Patience is bitter, but its fruit is sweet.
(Dr Samuel Johnson)
In a recent interview, Prime Minister Theresa May recalled how she had to wait until 6pm one Christmas Day to receive her presents, while her father, the local vicar, tended to a family who had been bereaved by a car crash. The rewards of patience, she said, had been a valuable lesson. It is a lesson which applies in spades to the grisly business of winning work, where the journey from first hello to success can seem like a game of snakes and ladders designed by the Devil.
It was one I learned early on in my career. The firm developed a specialist practice acting for retail mortgage lenders, and our first client was a building society, once a conservative bastion of the West Yorkshire financial community, now sadly deceased following the crash of 2008, which exposed its lunatic foray into the sub-prime mortgage market. It first came to us in a crisis, and was delighted with the job we did. We would, it assured us, be its sole advisers in Scotland from then on. Naively, we took this at face value. It took over three years for it to make good, such were the entrenched relationships in various parts of the organisation with other firms.
It is the lot of rainmakers everywhere to be faced with teeth-grinding situations like this. Looking back over a period of 25 years selling the firm, it is hard to think of a major client who took less than 18 months to shake hands, or as they might put it, be battered into submission. Yet it is vital to understand that selling professional services, particularly to the business community, is a long haul. Trust cannot be built overnight. There will be established relationships in place, and incumbency is a tremendous advantage. Few businesses welcome change, unless there is a compelling reason. The ubiquity of panels, put in place typically for at least two years, is a further barrier, even where the target is willing. As a rule of thumb, the larger the organisation, the more tortuous the journey, with numerous “stakeholders” feeling entitled to have their tuppenceworth, even though tuppence may grossly exaggerate the value of their input.
Over the last few years, I have worked with a wide variety of firms on how to sell more successfully. It is remarkable how often they fall short for no other reason than that their people give up too soon. A few weeks or months of “doing the right things” – networking, entertaining, social media, or other activity – does not lead to the promised land, so they conclude they are no good at it, or that it is pointless, and retreat into the comfort of their files. There is a name for this: the “J curve”, illustrating that so many people stop just before the “J” curves upwards, whereas had they persevered, they would have gone on to reap rewards for years to come.
Preparing to pop the question
Patience and perspective are necessary, but not sufficient. The third vital ingredient is process. Rainmaking is not an aimless ramble, but a thoughtful, carefully planned journey. What are your targets’ needs and priorities? How well do you understand their sectors? Who are the incumbents? What is so distinctive and different about your proposition? What are the likely objections to instructing you, and how will you surmount them? There is little point in setting off unless you have first thought deeply about these questions.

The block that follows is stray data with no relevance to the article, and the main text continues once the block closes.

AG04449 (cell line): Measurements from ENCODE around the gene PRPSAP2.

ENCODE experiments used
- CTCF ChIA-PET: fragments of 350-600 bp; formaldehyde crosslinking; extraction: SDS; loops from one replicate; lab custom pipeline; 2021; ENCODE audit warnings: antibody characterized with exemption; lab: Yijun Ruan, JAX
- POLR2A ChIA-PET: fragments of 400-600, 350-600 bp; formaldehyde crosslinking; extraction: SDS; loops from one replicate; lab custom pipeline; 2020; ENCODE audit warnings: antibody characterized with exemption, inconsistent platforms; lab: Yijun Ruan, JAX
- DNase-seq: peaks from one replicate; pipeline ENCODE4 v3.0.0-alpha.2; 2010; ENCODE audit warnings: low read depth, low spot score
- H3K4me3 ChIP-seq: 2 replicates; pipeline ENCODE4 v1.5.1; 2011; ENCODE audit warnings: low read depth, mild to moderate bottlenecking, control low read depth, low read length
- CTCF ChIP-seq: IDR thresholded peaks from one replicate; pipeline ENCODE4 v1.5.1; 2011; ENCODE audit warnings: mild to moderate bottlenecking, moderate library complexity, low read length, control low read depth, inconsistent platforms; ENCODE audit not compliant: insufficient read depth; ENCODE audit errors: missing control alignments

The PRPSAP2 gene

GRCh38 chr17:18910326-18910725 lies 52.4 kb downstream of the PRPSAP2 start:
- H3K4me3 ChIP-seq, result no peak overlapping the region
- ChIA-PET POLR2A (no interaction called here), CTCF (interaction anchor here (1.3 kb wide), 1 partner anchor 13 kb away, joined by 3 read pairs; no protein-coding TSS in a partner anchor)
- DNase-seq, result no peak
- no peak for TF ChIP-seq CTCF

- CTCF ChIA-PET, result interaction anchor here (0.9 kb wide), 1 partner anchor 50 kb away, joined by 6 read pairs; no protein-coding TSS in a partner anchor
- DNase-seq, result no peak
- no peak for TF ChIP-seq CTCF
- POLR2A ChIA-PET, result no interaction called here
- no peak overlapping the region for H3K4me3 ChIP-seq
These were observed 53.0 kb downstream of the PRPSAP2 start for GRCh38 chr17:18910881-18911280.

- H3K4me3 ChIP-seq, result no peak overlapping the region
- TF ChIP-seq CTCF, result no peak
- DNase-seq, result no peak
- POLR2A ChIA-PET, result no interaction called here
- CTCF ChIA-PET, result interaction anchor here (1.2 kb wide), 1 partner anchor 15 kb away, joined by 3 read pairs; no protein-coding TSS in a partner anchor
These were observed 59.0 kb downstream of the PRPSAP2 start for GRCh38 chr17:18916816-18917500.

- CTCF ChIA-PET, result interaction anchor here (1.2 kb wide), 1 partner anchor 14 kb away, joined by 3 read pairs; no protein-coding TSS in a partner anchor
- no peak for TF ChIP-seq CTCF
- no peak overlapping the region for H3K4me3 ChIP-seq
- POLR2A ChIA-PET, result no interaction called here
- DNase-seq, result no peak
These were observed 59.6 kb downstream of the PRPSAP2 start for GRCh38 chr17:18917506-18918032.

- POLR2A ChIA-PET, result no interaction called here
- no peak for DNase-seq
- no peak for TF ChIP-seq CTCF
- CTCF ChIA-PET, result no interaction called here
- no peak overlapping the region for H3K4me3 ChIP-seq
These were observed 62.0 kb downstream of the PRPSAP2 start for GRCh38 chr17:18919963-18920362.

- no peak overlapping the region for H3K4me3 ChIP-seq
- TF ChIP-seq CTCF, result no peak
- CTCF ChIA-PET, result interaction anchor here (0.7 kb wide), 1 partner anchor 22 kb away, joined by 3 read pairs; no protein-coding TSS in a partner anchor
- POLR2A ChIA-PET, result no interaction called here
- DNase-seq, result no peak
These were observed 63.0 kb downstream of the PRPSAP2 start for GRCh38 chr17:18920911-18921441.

The likelihood of a long journey means you need to plan to keep the momentum going. If a target cannot or will not commit early, at the very least do your best to secure an agreement to meet again, say in three or six months. Use the time between to establish your authority, for example by briefing them with relevant, good quality content, not just about the law, but general business issues they are likely to find interesting. Invite them to seminars, conferences, briefings or events, making clear it’s on a no-obligation basis, giving you a chance to know them better and them an opportunity to form a better impression of the firm.
And – did I mention this? – there comes a point when you need to take a deep breath and ask the question: “What would it take to win your business?” A long journey is one thing; a voyage into eternity quite another. Do not fear rejection. Nobody dies. You will have learned from the experience and have more time for pursuing better prospects.
As we stagger into the allegedly festive season, I wish you all a very happy holiday, good health, good hunting and great success in the year to come.
In this issue
- FAI Rules: a guide to the consultation
- Saying sorry – is it enough?
- Repairing obligations for common parts
- Journal reader survey feedback report
- Reading for pleasure
- Tax: is your firm paying over the odds?
- Opinion: Judith Robertson
- Book reviews
- President's column
- Altered deeds? Mind the rules
- The clouds gather
- Turning points: employment law into 2017
- Policy and the public interest
- Above the minimum
- Where code meets custom
- Child orders: mind the gap
- EU law, a family affair
- People on the move
- Information age?
- The limits of free web access
- Tenant farming: the new guidance
- Insolvency: cross-border clashes
- Foul play on the agency front
- Scottish Solicitors' Discipline Tribunal
- Comm prop and the Holy Grail
- Leisure – the serious side
- New anti-money laundering support
- Law reform roundup
- Brexit: helping to shape the outcome
- Transition to Lockton – your questions answered
- Expertise plus: promoting a sector strength
- Paralegal pointers
- Time to look back – and forward
- Everything comes...
- Ask Ash